Trump is combatant in chief; he’s getting better
President Donald Trump will win re-election. Anyone who watched Wednesday’s presser after Trump’s big night Tuesday knows in his or her bones that it will happen, because the president is getting better and better at the job.
We in the media are rightly upset that the White House has suspended the press credentials of CNN’s Jim Acosta, but I suspect the public is with the president and generally admiring of his disdain for those of us with microphones and keyboards.
When I first interviewed Trump in 2015 before he declared for the presidency, and almost a year later before the New Hampshire primary, I referenced his July 21, 2005, testimony to the Senate on the then-pending remodel of the U.N. headquarters. It is an amazing performance, if you find it on YouTube. Trump was in his element, talking real estate development, New York City commercial space and contractors, labor unions and naivete among lessees. He was funny, precise and in command of an amazing array of facts.
I bring up the U.N. testimony because the exchanges with the media Wednesday, especially with Acosta (who has been a welcome guest on my radio show) were lopsidedly in favor of the president. The president has spent two years learning the job. He brought a communications skill set unmatched by any other commander in chief, except Ronald Reagan, and as much – if not more – television experience than the Gipper.
President Barack Obama could do “cool” as well as anyone. Nobody is better at “combative” than Trump, and we live in an age addicted to combativeness. Cable news has adopted sports-like coverage and monetized combativeness. So, too, video games and blockbuster comic-book movies. The culture is built on combativeness.
And the president is getting better and better at the policy and performance aspects of the presidency, getting better on the details even as he sharpens his jousting skills.
I have said since 2015 that Trump is the best interview in America. It’s still true. And he’s making it look effortless. “60 Minutes,” a full-on news conference, the press availabilities in the Oval Office, the walks to the helicopter – he always delivers incredibly watchable television.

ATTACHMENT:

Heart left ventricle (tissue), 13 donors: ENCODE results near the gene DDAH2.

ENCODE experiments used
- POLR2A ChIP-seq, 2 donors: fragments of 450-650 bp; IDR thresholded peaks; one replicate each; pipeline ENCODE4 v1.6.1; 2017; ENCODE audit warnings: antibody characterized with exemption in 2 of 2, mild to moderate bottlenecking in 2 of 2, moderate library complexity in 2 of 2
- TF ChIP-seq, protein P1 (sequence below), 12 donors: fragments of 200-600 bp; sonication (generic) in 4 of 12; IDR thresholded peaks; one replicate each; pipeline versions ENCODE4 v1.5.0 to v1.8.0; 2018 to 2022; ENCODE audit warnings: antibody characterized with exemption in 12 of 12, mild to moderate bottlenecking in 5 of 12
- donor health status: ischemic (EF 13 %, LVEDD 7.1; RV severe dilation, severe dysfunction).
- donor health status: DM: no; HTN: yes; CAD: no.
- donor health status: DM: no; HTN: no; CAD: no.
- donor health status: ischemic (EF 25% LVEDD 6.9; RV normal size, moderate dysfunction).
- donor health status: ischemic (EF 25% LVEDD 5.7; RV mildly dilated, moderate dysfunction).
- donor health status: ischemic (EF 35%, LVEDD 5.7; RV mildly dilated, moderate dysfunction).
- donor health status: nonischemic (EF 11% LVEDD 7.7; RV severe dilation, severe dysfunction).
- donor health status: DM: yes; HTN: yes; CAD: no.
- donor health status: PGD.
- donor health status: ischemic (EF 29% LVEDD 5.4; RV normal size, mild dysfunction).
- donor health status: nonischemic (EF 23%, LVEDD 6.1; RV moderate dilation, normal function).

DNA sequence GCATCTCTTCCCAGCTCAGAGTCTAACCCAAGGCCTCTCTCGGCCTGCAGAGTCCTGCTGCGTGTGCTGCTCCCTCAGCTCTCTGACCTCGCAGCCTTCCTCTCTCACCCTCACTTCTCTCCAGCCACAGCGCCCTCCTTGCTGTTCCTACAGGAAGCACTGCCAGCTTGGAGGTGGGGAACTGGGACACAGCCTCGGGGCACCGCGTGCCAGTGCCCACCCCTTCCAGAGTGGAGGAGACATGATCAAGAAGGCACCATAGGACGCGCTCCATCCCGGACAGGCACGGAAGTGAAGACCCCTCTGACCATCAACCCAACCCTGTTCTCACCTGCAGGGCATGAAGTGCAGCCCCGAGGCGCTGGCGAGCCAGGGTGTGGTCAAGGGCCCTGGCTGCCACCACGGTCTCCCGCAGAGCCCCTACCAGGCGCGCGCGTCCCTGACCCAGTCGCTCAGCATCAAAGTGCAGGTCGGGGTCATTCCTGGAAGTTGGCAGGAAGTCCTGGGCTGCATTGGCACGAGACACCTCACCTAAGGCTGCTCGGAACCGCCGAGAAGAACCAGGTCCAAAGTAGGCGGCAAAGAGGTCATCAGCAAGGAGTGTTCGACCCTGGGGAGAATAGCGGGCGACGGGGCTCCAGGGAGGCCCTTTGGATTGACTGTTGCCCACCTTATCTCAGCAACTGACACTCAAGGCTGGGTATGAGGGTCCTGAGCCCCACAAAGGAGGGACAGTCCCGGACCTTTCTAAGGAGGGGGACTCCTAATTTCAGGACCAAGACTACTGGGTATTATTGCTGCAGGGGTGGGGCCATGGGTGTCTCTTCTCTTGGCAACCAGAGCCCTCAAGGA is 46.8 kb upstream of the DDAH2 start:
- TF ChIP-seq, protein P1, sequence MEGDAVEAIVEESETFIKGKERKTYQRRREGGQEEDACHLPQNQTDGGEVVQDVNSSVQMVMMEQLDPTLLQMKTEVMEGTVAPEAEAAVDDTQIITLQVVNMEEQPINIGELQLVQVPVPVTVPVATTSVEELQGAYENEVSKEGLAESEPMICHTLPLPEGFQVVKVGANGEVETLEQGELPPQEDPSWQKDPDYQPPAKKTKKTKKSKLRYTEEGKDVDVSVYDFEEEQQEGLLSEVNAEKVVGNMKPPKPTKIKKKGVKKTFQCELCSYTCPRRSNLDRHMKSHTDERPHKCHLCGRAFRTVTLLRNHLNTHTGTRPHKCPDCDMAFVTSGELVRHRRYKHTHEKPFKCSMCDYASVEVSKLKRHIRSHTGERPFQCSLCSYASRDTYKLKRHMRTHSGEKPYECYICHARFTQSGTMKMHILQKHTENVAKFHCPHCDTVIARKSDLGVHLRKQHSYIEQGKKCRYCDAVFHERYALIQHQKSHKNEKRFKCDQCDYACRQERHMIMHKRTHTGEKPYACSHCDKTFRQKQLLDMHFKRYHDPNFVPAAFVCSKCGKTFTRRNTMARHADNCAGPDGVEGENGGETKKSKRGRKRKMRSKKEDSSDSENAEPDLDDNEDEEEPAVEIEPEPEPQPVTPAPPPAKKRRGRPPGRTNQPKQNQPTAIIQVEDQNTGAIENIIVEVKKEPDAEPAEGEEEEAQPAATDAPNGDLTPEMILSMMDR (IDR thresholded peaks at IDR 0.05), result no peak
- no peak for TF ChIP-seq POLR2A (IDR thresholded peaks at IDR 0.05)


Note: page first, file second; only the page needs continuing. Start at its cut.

What he needs is a supporting cast, beyond the superb national security voices he has in Secretary of State Mike Pompeo and national security adviser John Bolton. (Defense Secretary Jim Mattis eschews the talk-show spotlight.) Vice President Mike Pence always connects with conservative audiences, and a few other Cabinet members shine. But Trump needs Sunday-show talent beyond Kellyanne Conway. I’ve written before that he needs Judge Michael Luttig at the Justice Department; part of Luttig’s value would be his commanding presence.
If Trump repopulated his front bench with a talented supporting cast who would amplify rather than muffle his message, he’ll be unstoppable in 2020.
As he leans into the job and gains a new foil in soon-to-be House Speaker Nancy Pelosi, he’ll be selling his vision of “compromise” assisted by Senate Majority Leader Mitch McConnell, and Sen. Lindsey Graham of South Carolina (the second-best interview in America).
So much could get done – a DACA-plus (Deferred Action for Childhood Arrivals) deal that includes a strong, double-sided fence, increasing the Navy to 355 ships, providing jobs in some Democratic states and prescription drug pricing reform.
Linking his growing experience and his communications skills with, finally, a reliable Senate majority and maybe, just maybe, a speaker who’d like a few last markers for history could produce quite a ride.
Hugh Hewitt is a professor of law at Chapman University’s School of Law.